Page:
How long can you stop web browsing to read through the end of this article? Three minutes? Two minutes? Two seconds?

Multiple studies have corroborated our decreasing attention spans during the social media age, but should this really be a cause for concern?  If you can still immerse yourself in deep thought, you’d probably  reach the same conclusions as these studies have shown. Check to see if you can relate to any of these statements:

focus multitasking

Photo by Piotr Bizior

  • You’re attracted to productivity tools such as Evernote, RingCentral, Apple’s Multitasking for all Apps on the iOS7, and the like. In fact, you’ve already subscribed to or downloaded such tools and apps, some of which you don’t even use.
  • Interruptions in the form of constant online chat sessions, phone calls, and emails usually happen in your workflow. You expect yourself to be able to juggle all these random activities all at once.
  • You have multiple tabs open on your browser. You can’t help it…one link just naturally leads to another, and another, and another….
  • People expect you to drop everything you’re doing to respond in real-time to all their online queries.
  • You expect yourself to drop everything you’re doing to respond in real-time to all online queries.
  • Not knowing how many likes, retweets, favorites, or responses your post got is like having an itch that won’t go away. You feel the need to check NOW, regardless of what you’re supposed to be doing.
  • You only read blog entries with 300 words or less… or those with a lot of pictures.

If you find yourself nodding to more than one of these statements, then you’re one of those affected by the pressures that social media and technology have wrought on our attention spans. You can also probably relate to Nicholas Carr, who laments in The Atlantic that his “concentration often starts to drift after two or three pages” of reading a book or article. Not only that; Carr also confesses, “I get fidgety, lose the thread, begin looking for something else to do.”

Multitasking is a desired skill, or is it?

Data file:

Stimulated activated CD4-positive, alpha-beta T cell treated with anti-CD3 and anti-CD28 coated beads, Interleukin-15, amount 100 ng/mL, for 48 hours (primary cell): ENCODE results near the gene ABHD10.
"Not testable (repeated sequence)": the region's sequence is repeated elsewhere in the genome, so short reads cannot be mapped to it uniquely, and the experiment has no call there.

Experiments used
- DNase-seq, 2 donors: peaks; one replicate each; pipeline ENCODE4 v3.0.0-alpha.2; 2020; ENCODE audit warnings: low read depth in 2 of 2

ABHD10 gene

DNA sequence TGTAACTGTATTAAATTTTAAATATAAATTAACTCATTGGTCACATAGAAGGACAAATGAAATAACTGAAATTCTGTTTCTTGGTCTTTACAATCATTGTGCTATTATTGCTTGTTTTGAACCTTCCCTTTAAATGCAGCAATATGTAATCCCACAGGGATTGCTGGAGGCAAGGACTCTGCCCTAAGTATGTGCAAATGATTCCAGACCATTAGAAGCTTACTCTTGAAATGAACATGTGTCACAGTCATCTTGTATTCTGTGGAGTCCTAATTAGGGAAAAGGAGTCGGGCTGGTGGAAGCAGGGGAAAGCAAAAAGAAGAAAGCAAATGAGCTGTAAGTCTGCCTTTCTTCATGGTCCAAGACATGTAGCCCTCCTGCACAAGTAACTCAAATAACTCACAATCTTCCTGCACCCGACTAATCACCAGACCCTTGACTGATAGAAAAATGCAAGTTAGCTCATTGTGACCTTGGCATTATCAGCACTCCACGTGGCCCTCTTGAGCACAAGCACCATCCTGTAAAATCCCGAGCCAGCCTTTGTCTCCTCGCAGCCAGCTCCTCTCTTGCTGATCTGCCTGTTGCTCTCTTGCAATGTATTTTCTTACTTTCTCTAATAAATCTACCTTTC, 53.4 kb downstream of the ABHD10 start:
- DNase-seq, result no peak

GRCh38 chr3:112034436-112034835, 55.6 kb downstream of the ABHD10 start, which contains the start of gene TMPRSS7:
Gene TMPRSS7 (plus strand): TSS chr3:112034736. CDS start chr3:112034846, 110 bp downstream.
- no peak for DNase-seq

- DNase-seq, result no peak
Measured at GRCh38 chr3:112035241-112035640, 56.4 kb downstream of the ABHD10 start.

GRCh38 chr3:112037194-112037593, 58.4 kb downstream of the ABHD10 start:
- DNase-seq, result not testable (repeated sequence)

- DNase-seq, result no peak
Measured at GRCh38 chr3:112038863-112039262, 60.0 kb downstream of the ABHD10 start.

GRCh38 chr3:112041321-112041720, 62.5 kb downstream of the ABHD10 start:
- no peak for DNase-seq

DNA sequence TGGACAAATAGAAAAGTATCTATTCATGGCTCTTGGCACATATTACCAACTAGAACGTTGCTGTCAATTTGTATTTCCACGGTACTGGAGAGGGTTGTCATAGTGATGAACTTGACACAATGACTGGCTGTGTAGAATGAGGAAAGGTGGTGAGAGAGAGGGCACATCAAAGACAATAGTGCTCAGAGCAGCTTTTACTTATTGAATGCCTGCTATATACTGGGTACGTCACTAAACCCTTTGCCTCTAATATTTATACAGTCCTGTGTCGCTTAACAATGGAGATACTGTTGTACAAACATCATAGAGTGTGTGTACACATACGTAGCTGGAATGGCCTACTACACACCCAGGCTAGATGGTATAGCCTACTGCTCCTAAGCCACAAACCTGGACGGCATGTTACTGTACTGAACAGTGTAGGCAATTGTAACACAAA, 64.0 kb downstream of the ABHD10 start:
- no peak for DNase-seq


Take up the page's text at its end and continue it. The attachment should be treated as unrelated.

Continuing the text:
Citing media theorist Marshall McLuhan, Carr emphasizes that media are not just passive channels of information. Media don’t simply supply you with information; they also shape your thought process. Since the Internet swiftly distributes information to you, your mind also expects to take in this information at the same speed. Carr has an apt metaphor for what is happening to his brain: “Once I was a scuba diver in the sea of words. Now I zip along the surface like a guy on a Jet Ski.”

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The world passes by in a blur as we rush through our daily tasks

Maybe you’re thinking that this isn’t much of a problem. After all, multitaskers are what companies want nowadays. Everybody is expected to multitask, you think. In fact, your resume proudly proclaims that you’re “adept at multi-tasking” or something of that sort. However, studies show that multitasking could actually be detrimental to you. In the Myth of Multitasking, Stanford psychology professor Clifford Nass says that the top 25 percent of Stanford students use four or more media simultaneously. While writing papers, these students are also texting, visiting social networks, listening to music, etc.  Adds Nass, this is something that didn’t happen to previous generations, even if they did have other distractions such as TV and radio.  Compared to older generations that were exposed to these older technologies, today’s generation owns multiple gadgets that enable them to multitask.  However, these additional paraphernalia also cause extreme distraction.  Nass makes an important distinction between people who multitask and people who rarely do: those who multitask all the time are chronically distracted. They also can’t filter out irrelevant information and can’t manage a working memory. Nass even goes as far as calling people who multi-task as “mental wrecks”, saying that they “initiate much larger parts of their brain that are irrelevant to the task at hand. And even – they’re even terrible at multitasking. When we ask them to multitask, they’re actually worse at it. So they’re pretty much mental wrecks.”

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Does multitasking equal efficiency?

Lest you think that Nass is a lone deviant in this busy multitasking world, you’d find it interesting to learn that other researchers report similar findings.  A statement released by the University of California, San Francisco last 2011 declares, “Researchers know that multitasking negatively impacts working memory in both young and older adults.  However, anecdotal accounts of ‘senior moments’ . . . combined with scientific studies conducted at UCSF and elsewhere indicate that the impact is greater in older people.” Meanwhile, a study by Lloyds TB insurance asserts that the average attention span has been reduced to 5 minutes, down from 12 minutes in 1998. The study also revealed the serious effects of this lack of focus: task performance was affected and the risk of accidents increased.  In fact, the research also showed that in 2007, more than £1.6-billion worth of damage was caused by people not concentrating properly.

It looks as if our inability to focus has spawned problems that we probably fail to notice in our rush to do things quickly and in real-time.  While doing things more efficiently matters, there’s also a need to slow down and reflect if we have ironically become less efficient as a result of our desire to become more efficient.